• There’s also a lot of interesting stuff happening with augmented (or blended) reality (AR) technologies. AR was pioneered in Japan by Tonchidot with SekaiCamera (it’s a bit similar to the Layar browser). Japanese retailer Tokyu Hands recently did a brilliant demo of its new layer within SekaiCamera that shows you products immediately relevant to your current environment. So, if you’re at the park, it may show you barbecue products, if you’re hanging out on the beach, you might see a surfboard. AR mobile marketing is still in its infancy and won’t play a major role for a while, but I expect to see plenty of activity over the next couple of years.
• The following video gives a flavour of SekaiCamera – and the potential of AR.
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What is driving growth? What’s holding it up?
There’s a full explanation below of why mobile Web has been a massive hit in Japan – and therefore why mobile marketing/advertising is huge.
• As far as the mobile advertising goes, standardization in formats and efficiency measurement has been key in getting us where we are today. From a marketer’s point of view, mobile is a really attractive channel because of the precise targeting it allows, the high engagement potential because of its personal, always-on nature and the possibilities to use it in the context of cross-platform campaigns. Especially in the youth segment, it allows advertisers to engage audiences who are otherwise very difficult to reach. ROI is clearly and immediately measurable, and mobile marketing is very cost-effective: for example, spending US$30,000 for a banner on NTT DoCoMo’s i-mode deck will give you 15 million unique contacts in a week.
• Mobile advertising faces three challenges: first, many of the big creative agencies do not push mobile marketing heavily, perhaps because neither producing mobile campaigns nor selling inventory is particularly lucrative; second, the landscape is really fragmented from the media-planning point of view – running a campaign across all three carriers, and across on-deck and off-deck sites gets very complex very quickly; third, I think there is a generational issue: many of the decision makers on the brand side still lack an understanding of the unique possibilities that mobile offers, and the limitations that it has.
Which industries/sectors have shown the most interest in mobile Web/marketing in Japan? Is interest from local or international companies?
• In the early 2000s, most mobile advertising promoted mobile content and services, but the balance has shifted. I’d estimate that up to 60 percent of mobile advertising is now for goods and services. Both multinational companies and domestic ones participate.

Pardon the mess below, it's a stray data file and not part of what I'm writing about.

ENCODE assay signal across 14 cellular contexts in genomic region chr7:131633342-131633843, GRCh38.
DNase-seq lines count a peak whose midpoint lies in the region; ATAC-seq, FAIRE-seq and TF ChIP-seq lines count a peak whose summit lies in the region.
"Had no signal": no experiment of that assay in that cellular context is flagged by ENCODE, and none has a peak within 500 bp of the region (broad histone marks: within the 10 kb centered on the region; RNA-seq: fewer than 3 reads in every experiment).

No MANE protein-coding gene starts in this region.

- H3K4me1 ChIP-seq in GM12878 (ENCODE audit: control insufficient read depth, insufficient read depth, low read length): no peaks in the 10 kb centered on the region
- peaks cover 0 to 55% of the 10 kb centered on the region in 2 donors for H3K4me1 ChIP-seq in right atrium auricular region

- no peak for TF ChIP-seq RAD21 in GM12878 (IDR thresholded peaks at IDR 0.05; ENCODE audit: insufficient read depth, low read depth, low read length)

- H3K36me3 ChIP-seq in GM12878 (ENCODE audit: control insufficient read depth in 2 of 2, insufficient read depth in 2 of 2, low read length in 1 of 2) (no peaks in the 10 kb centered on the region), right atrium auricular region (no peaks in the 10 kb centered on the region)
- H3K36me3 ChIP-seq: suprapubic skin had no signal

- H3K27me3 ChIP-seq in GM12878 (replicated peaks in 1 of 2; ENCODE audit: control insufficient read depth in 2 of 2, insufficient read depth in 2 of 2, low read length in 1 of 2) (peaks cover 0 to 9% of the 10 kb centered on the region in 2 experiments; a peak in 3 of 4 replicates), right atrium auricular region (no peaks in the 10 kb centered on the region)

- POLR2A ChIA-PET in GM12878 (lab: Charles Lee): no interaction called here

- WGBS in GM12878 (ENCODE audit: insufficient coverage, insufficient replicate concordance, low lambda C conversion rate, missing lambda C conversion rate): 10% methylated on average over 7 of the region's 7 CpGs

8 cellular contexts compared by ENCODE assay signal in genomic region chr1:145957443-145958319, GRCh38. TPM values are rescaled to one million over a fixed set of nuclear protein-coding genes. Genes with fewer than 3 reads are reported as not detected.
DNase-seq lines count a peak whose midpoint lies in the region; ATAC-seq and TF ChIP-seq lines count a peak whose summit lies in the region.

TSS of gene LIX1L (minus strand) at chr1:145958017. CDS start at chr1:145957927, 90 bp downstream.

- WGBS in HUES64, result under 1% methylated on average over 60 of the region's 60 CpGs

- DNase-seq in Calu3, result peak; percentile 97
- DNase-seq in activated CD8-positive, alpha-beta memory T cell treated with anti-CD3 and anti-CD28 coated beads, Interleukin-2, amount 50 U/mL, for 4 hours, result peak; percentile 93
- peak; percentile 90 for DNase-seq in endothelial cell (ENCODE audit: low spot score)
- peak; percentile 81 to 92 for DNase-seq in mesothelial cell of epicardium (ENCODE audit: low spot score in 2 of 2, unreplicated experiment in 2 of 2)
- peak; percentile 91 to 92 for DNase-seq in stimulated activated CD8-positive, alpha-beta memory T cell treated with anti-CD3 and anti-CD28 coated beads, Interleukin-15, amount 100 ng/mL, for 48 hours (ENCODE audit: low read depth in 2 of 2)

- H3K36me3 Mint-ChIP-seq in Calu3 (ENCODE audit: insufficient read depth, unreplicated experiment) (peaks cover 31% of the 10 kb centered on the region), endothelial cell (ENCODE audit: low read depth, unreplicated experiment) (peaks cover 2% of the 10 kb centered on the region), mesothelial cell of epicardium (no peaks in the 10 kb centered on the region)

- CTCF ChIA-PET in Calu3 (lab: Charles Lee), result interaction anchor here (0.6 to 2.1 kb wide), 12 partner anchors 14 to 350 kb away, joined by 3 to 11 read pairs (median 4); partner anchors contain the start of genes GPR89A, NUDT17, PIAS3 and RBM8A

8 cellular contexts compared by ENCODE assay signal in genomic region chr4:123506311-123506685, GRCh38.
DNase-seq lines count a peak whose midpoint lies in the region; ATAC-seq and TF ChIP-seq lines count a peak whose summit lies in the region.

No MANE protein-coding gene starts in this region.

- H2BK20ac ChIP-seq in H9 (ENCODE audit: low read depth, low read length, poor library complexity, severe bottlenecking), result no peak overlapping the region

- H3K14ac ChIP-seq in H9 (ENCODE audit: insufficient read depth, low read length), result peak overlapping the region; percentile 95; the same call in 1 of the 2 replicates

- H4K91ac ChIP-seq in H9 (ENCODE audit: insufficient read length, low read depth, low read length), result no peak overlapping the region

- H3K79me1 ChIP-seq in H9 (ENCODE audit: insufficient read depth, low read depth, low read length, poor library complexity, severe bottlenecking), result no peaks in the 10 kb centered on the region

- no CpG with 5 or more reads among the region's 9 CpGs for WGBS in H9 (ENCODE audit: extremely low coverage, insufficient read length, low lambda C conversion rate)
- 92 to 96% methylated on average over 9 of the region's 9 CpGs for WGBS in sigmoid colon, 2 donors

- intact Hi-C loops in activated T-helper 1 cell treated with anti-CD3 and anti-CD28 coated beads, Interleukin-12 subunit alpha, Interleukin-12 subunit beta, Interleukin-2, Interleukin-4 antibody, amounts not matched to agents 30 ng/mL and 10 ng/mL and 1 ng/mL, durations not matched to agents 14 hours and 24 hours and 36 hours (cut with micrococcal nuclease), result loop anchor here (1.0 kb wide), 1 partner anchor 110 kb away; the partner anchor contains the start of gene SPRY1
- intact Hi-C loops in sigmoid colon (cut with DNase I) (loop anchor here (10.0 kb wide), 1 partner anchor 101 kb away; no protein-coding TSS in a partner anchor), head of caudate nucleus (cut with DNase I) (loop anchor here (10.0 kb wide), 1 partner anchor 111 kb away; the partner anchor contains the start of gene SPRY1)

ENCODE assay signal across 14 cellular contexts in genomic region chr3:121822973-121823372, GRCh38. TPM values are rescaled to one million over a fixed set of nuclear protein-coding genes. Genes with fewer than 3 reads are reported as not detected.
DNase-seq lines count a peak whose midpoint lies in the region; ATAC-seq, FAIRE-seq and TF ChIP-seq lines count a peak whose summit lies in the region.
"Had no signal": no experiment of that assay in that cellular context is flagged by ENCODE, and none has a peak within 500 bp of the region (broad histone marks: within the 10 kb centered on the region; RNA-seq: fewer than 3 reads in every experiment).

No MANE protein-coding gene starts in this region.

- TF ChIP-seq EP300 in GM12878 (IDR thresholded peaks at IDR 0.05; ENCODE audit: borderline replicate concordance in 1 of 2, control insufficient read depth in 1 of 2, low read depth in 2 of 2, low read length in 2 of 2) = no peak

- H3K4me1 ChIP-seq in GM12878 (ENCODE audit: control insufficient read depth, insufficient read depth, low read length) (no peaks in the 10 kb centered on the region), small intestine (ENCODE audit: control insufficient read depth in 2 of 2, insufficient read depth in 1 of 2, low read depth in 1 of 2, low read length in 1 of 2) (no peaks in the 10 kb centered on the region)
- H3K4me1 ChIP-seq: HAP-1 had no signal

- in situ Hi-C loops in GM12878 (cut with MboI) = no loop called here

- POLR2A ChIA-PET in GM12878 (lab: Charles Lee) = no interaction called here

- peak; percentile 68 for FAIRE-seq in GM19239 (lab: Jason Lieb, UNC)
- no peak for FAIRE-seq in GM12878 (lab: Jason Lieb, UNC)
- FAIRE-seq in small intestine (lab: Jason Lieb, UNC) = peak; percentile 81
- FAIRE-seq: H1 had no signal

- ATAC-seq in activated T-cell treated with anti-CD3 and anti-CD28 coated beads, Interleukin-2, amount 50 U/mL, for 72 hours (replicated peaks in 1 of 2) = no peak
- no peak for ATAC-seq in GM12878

• Predictably, the business-to-consumer (B2C) sector is the most active in mobile advertising – in 2008, 24 percent of large brands advertising on mobile were B2C, while only 1 percent was B2B (D2 Communications, June 2009).
• In terms of sectors, we are seeing most of the activity in fast-moving consumer goods: food and beverages, fashion, cosmetics. The restaurant and travel industries are investing heavily as well; and any business focused on young women. Japanese girls in their teens and twenties are not only very early-adopters and discerning consumers in this country, but they are also the heaviest mobile Internet users – this is reflected in mobile advertising.
Which brands/publishers are the most innovative with mobile? What are they doing? Which brands are investing the most in mobile Web/marketing?
Nike and Coca-Cola, along with Japanese beverage companies Kirin and Suntory, have all invested heavily and pushed boundaries, but the leader in terms of innovation is McDonald’s.
McDonald’s launched its first mobile site in 2003, introducing a mobile coupon system allowing customers to register to receive promotional offers and redeem them at the point of sale. This started with simple HTML coupons, later as downloadable Mobile Flash coupons. In May 2008, McDonald’s introduced an NFC-based version called Kazasu Coupons, which lets users download coupons through a mobile application and touch a reader/writer at the point of sale to instantly redeem their coupons, as well as pay for the purchase, and receive loyalty points. All of this happens in a matter of seconds – and it even works when the battery is dead.